Results of the cluster analysis showed that patients in the most satisfied group were consistently satisfied with all measured aspects of their care. Overall, 83% of patients were satisfied or moderately satisfied. Similar findings with similar sampling strategies were reported when the RHCS instrument was used to measure patient satisfaction with the quality of care in Finland [3, 4, 31] and other countries [32, 33]. However, other studies have also shown that nursing workload management is associated with patient satisfaction and can influence the patient experience [23], especially respect, communication, and patient involvement in the planning of care [19]. In addition, other researchers have provided evidence for the link between nurses’ job satisfaction and patient satisfaction [17, 18, 24, 25]. Therefore, organisational factors, such as the management of nurse managers’ work activities (team or dual model), relational leadership styles, and patient-centred values, can influence patient outcomes and satisfaction [18, 24, 28, 34]. Many organisations have also developed various models to improve patient-centred care. The trend and objective are to involve patients in quality-improvement committees [35] or hospitals’ customer panels [6, 7].

The dissatisfied patients’ group only included 3% of all patients, while the moderately dissatisfied patient group included 14% of the participants. Both groups were most dissatisfied with the Human resources, Pain and apprehension, and Outcome variables subscales in particular. Previous study findings show that heavy workloads among nurses can decrease patient satisfaction [19], and a lower nurse-patient ratio can adversely affect the quality of care and patient safety [36]. Previous studies have also found that patients perceive a need for better pain management and are dissatisfied with the limited information they receive during patient education, treatment planning, and pain management [37]. A big challenge for health organisations is to maintain excellent quality of care. Simultaneously, the shortage of nurses is worsening, and more attention should be paid to developing patient-centred processes.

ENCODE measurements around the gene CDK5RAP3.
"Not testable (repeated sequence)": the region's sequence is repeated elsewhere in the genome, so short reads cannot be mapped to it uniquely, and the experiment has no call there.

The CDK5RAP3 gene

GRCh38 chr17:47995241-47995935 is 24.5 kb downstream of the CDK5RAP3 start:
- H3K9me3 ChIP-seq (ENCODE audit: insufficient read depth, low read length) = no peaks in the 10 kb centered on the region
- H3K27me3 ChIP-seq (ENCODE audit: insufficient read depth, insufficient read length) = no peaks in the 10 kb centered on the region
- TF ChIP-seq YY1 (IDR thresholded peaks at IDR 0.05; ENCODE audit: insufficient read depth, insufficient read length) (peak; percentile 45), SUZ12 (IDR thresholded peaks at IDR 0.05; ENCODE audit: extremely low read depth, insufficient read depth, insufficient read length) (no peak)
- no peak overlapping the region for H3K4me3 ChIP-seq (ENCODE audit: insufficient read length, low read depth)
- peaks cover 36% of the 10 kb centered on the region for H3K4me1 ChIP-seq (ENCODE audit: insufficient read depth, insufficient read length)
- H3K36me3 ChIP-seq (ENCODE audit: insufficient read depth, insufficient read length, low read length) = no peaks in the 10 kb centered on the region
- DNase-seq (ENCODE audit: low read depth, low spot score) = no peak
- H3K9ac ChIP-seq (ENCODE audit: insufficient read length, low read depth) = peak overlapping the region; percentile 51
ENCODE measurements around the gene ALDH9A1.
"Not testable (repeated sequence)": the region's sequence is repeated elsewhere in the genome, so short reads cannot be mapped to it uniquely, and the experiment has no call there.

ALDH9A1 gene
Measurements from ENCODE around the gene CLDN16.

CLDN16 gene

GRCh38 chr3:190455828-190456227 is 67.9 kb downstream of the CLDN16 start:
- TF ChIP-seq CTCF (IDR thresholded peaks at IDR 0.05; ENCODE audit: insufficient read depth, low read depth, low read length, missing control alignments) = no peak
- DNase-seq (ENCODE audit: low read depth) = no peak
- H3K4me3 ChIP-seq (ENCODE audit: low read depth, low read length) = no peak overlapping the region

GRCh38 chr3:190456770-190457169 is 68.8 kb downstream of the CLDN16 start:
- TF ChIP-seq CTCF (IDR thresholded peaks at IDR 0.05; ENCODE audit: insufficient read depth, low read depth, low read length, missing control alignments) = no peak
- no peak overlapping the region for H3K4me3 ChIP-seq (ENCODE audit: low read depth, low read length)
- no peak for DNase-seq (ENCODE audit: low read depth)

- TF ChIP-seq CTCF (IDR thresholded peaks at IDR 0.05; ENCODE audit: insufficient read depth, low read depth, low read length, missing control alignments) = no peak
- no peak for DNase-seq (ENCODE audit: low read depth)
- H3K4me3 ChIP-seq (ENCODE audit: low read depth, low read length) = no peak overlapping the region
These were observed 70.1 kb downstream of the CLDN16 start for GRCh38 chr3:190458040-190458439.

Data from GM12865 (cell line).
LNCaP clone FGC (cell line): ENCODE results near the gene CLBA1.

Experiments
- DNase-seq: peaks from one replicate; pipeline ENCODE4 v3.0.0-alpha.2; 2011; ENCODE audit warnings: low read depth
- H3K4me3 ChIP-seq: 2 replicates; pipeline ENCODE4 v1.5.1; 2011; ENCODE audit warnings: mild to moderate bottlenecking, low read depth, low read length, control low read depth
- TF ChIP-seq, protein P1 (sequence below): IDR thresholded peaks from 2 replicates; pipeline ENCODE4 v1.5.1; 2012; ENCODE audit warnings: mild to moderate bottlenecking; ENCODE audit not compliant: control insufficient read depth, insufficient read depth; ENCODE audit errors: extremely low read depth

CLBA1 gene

According to the results, patients who were admitted to the hospital as planned were more satisfied with the care they received than patients who were acutely admitted. This is not surprising, as other studies have identified many challenges that are present among acutely admitted patients. For example, rush and waiting times in emergency care, the heavy workload of professionals, and poor interactions between HCPs and patients are challenges associated with acute care [15, 38]. This is because patients have certain expectations regarding the level of professionalism they receive during their time in the emergency room or other healthcare services. This includes asking how they are feeling, whether they are in pain, and ensuring they are not left unattended. Therefore, acutely admitted patients are a clear priority for care, and it is necessary to develop interventions that cater to their specific expectations.